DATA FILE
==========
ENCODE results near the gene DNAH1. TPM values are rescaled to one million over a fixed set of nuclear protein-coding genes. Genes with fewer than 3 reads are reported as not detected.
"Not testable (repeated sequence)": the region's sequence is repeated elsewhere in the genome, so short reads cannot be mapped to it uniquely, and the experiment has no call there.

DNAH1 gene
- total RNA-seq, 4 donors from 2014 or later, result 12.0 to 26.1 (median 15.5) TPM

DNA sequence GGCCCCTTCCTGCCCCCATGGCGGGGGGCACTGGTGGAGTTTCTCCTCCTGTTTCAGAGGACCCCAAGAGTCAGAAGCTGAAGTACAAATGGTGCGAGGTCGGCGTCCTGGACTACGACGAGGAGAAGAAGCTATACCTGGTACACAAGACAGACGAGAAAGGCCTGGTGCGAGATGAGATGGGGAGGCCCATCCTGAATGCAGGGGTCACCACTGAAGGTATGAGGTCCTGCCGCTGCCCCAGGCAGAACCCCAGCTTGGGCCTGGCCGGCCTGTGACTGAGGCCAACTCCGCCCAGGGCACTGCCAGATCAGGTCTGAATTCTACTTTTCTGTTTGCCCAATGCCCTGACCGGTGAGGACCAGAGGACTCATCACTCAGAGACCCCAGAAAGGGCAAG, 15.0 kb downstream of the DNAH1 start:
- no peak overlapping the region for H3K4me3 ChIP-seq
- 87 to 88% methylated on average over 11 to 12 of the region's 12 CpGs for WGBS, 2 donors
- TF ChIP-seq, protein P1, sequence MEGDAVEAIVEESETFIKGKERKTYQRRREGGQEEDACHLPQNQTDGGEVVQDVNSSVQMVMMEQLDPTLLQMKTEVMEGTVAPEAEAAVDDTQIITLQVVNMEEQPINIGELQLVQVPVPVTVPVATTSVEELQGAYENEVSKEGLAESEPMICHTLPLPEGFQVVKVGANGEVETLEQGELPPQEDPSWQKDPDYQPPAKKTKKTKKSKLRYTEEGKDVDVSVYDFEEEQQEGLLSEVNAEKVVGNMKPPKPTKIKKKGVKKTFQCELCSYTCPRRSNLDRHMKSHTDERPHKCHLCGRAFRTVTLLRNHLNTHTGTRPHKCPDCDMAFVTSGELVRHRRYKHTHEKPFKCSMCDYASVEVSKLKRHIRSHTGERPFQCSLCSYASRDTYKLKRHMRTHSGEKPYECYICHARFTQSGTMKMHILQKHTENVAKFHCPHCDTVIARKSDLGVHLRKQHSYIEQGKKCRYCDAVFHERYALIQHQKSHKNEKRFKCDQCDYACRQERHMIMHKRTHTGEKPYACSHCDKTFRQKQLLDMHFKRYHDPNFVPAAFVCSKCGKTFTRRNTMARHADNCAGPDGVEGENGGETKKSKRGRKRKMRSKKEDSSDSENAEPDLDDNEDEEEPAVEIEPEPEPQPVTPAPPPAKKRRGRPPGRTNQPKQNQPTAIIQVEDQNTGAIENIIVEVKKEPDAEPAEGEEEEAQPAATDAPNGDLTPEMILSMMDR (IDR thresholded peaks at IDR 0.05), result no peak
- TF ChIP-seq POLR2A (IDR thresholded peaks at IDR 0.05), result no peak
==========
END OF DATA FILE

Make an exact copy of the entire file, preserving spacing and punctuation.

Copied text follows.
ENCODE results near the gene DNAH1. TPM values are rescaled to one million over a fixed set of nuclear protein-coding genes. Genes with fewer than 3 reads are reported as not detected.
"Not testable (repeated sequence)": the region's sequence is repeated elsewhere in the genome, so short reads cannot be mapped to it uniquely, and the experiment has no call there.

DNAH1 gene
- total RNA-seq, 4 donors from 2014 or later, result 12.0 to 26.1 (median 15.5) TPM

DNA sequence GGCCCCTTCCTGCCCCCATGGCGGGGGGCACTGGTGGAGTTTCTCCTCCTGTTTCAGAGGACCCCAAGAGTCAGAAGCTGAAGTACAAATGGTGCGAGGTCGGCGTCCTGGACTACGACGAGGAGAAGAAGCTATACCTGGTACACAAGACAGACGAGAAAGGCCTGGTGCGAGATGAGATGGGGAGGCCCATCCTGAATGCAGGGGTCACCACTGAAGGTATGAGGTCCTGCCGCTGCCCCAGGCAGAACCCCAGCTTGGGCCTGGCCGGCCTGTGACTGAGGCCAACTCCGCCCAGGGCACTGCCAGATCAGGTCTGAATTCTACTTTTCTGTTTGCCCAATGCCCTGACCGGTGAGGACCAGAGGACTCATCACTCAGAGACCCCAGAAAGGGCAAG, 15.0 kb downstream of the DNAH1 start:
- no peak overlapping the region for H3K4me3 ChIP-seq
- 87 to 88% methylated on average over 11 to 12 of the region's 12 CpGs for WGBS, 2 donors
- TF ChIP-seq, protein P1, sequence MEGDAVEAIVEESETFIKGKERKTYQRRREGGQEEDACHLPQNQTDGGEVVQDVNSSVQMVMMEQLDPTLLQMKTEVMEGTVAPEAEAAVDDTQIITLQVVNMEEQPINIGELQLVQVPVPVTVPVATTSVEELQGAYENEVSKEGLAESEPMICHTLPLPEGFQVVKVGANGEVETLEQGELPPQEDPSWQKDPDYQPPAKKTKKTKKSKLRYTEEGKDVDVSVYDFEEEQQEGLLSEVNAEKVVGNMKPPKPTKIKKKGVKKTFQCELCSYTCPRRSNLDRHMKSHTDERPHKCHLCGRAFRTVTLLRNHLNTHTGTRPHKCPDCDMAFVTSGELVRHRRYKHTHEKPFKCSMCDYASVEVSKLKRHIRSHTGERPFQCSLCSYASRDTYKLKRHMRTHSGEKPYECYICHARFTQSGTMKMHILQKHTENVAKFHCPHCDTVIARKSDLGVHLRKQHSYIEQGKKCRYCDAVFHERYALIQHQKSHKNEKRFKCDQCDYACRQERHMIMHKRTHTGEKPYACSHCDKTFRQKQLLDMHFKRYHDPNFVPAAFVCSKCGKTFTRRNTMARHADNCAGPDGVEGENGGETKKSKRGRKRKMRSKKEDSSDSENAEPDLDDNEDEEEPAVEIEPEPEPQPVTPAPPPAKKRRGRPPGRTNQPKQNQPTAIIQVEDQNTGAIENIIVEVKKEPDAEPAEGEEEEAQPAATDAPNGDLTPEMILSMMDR (IDR thresholded peaks at IDR 0.05), result no peak
- TF ChIP-seq POLR2A (IDR thresholded peaks at IDR 0.05), result no peak